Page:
It appears rather foolish to keep your money in the bank instead of getting yourself a small house. Well, a real small house, not the kind that actually does clean out your money.
We wonder how the looming bread shortage will be explained. People baking cake to celebrate the election?
Who would have imagined that the economic crisis of the past year would continue into the Second Republic? Was the nation not led to believe that we would hit the ground running, of course once we were done with the elections, and done with the court challenge, and done with the inauguration, and done with donating cars, and returned from China, and appointed a cabinet? Gosh, so many things to do, but so little time in which to do them.
Speaking of cabinet, Muckraker is delighted to note that the entire nation is currently holding its breath, waiting to be disappointed. Zimbabweans are to be commended for coming of age and finally lowering their expectations, if they actually still had any.
While good sense tells you that President Emmerson Mnangagwa should appoint a better cabinet than the one he appointed last time, it has long since been established that there is no department of common sense in any Zanu PF administration, including this one.
Even Zanu PF youths are begging for younger ministers. But they all know nothing of the sort will happen. Even Simon Khaya Moyo has told the nation that he will not turn down an offer to remain minister, news that will no doubt fill the entire country with great joy. Turn down for what?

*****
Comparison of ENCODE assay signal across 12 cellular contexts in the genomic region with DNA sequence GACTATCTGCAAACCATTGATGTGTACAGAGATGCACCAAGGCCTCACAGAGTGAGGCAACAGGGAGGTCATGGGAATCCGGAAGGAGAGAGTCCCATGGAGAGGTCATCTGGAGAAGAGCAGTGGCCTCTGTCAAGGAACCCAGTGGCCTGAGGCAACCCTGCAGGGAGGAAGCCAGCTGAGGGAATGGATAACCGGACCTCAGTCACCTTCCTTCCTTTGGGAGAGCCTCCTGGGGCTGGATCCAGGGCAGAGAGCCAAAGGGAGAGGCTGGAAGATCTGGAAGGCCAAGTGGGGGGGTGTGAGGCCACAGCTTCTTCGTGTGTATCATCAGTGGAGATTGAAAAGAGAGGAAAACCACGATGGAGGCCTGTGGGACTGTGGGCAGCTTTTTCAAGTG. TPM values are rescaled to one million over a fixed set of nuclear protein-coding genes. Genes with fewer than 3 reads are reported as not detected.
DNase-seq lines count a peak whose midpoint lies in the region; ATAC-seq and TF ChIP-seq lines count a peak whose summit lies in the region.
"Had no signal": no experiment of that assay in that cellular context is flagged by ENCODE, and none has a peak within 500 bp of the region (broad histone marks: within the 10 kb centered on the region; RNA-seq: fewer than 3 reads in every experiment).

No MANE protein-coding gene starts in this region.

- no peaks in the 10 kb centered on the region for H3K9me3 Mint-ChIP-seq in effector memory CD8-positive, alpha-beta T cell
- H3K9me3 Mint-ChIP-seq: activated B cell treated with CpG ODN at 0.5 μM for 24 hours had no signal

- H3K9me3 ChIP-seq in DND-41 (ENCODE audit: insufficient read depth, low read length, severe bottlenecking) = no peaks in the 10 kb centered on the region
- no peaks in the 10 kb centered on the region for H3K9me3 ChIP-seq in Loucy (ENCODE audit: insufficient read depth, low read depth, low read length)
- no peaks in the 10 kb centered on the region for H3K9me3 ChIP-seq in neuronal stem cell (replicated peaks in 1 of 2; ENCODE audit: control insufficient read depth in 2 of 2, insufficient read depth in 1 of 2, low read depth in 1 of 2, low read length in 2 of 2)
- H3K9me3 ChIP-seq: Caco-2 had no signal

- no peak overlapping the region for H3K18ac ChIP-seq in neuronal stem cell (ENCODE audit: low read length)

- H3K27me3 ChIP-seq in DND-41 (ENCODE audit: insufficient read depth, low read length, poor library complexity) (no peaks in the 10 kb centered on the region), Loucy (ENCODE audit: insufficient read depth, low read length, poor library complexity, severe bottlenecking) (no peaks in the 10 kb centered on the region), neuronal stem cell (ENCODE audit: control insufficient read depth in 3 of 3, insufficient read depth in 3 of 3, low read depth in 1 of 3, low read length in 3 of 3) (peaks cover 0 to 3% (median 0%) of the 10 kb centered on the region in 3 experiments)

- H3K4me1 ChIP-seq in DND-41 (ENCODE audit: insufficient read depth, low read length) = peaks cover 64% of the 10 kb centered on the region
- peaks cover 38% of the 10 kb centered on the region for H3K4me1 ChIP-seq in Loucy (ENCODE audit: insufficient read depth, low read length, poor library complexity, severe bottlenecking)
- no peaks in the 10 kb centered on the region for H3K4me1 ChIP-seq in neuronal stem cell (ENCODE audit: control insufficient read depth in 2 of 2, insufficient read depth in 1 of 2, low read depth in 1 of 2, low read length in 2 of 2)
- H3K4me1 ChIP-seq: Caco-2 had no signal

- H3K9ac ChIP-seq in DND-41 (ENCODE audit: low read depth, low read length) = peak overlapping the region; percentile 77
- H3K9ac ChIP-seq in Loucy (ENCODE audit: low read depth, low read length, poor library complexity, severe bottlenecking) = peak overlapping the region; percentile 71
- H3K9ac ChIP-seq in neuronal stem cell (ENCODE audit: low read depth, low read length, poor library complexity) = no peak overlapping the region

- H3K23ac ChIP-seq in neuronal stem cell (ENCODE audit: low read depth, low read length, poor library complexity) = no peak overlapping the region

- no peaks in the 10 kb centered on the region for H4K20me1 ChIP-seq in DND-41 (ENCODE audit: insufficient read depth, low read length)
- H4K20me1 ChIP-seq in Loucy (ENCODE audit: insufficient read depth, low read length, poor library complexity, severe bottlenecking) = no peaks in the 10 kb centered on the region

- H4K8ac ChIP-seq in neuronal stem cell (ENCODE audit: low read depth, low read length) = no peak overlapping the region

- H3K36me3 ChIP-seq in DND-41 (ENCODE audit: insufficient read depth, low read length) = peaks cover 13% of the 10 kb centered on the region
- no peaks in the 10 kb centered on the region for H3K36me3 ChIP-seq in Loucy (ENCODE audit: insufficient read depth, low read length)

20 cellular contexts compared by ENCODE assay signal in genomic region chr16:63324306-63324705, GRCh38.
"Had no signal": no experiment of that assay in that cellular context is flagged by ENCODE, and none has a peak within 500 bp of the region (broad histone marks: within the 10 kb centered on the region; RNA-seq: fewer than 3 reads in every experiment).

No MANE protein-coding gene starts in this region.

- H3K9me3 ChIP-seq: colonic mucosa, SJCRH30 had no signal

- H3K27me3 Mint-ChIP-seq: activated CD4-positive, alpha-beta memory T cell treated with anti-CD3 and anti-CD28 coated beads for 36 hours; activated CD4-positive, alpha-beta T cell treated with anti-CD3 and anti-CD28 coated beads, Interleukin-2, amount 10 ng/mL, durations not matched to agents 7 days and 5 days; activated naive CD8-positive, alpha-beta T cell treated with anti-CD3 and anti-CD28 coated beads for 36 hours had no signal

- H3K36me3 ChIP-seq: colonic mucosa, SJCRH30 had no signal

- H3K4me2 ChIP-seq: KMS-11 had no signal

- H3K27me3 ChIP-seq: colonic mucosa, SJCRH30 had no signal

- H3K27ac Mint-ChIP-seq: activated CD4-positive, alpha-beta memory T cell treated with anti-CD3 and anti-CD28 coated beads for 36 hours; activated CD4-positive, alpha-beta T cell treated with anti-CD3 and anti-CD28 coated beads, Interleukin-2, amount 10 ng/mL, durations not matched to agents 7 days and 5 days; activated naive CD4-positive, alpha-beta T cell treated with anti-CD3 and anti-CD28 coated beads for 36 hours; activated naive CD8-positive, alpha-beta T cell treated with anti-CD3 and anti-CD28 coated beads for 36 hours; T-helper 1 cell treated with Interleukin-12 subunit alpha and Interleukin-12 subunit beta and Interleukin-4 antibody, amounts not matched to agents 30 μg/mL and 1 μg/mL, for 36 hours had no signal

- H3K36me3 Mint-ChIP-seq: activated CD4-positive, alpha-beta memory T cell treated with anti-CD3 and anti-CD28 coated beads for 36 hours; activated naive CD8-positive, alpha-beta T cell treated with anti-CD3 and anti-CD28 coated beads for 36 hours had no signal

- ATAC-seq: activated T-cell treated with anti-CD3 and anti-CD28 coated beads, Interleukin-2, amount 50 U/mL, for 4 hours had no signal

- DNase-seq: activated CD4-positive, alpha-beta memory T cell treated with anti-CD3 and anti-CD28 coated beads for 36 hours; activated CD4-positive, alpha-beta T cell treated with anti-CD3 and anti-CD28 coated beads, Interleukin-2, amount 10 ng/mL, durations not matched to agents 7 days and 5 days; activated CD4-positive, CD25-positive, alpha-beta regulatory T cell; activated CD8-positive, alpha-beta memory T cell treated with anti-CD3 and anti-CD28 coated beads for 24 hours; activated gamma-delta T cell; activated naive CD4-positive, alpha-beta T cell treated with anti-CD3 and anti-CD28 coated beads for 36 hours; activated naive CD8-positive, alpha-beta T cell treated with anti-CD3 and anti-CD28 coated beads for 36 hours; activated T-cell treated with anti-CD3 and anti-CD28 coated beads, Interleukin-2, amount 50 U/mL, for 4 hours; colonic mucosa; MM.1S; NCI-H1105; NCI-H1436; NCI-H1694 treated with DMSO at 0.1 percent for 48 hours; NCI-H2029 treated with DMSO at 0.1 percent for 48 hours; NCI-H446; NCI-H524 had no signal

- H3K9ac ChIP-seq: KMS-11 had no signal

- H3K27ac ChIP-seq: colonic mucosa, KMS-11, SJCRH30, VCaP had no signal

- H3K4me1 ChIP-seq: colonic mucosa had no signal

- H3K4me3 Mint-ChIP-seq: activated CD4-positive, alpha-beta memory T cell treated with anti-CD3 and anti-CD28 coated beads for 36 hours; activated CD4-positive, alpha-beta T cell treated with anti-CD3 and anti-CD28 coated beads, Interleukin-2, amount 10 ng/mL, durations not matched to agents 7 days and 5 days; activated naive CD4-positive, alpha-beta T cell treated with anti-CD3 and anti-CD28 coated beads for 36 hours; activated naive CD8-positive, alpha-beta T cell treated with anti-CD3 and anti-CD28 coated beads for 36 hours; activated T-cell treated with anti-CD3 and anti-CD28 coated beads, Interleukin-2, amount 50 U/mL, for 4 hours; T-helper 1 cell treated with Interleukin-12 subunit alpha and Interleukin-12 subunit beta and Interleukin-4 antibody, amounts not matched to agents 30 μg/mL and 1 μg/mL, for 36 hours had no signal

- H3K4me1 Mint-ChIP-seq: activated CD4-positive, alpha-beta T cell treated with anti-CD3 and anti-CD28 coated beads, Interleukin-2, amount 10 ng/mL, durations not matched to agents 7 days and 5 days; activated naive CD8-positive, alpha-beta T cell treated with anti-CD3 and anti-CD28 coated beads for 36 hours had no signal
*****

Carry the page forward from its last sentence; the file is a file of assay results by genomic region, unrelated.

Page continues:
The only change that the nation can expect is that Mnangagwa will shift around his old men, just so he can give each minister a chance to go and run down a different ministry.
Old men ruling: Zim stuck in time warp
At a time the world is celebrating the rise of younger leaders, Zanu PF has once again shown that it is stuck in a time warp. Zanu PF politiburo member Lovemore Matuke told state media that they could raise the age limit for those contesting for president to 55 years from the current 40 using their two-thirds majority.
It is frightening, though not unexpected, that in a country riddled with a hydra of problems ranging from soaring prices of basic commodities to severe cash shortages, this is the first port of call for the moribund party.
As Stephen Chan, who has close links to the British establishment, noted on microblogging site Twitter: “My comments on the completely stupid idea being floated in Zimbabwe to raise the age at which one can become president to 55. Old men with old ideas ruined that country and still do not understand how they ruined it so well.”
Muckracker could not agree more.